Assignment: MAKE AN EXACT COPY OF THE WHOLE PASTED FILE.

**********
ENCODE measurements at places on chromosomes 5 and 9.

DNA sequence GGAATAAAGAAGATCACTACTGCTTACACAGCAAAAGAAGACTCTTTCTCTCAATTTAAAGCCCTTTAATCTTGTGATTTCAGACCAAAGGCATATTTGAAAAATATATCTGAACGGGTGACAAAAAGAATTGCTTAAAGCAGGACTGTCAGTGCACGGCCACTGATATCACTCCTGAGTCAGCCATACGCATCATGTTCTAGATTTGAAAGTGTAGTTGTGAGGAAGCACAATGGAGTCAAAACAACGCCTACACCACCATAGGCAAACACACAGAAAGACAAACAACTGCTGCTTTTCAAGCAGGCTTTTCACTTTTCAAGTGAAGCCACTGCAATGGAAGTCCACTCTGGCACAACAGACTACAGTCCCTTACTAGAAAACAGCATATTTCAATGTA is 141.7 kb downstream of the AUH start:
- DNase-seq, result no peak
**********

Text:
ENCODE measurements at places on chromosomes 5 and 9.

DNA sequence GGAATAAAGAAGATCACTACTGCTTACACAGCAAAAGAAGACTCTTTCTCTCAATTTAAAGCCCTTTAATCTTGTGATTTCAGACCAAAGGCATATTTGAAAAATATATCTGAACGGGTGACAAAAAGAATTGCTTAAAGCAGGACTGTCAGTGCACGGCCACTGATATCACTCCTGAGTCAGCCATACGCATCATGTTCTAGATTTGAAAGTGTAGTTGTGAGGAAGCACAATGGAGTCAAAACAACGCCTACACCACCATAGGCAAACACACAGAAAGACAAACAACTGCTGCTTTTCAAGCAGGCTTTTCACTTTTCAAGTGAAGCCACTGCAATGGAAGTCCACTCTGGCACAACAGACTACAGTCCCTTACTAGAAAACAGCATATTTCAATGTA is 141.7 kb downstream of the AUH start:
- DNase-seq, result no peak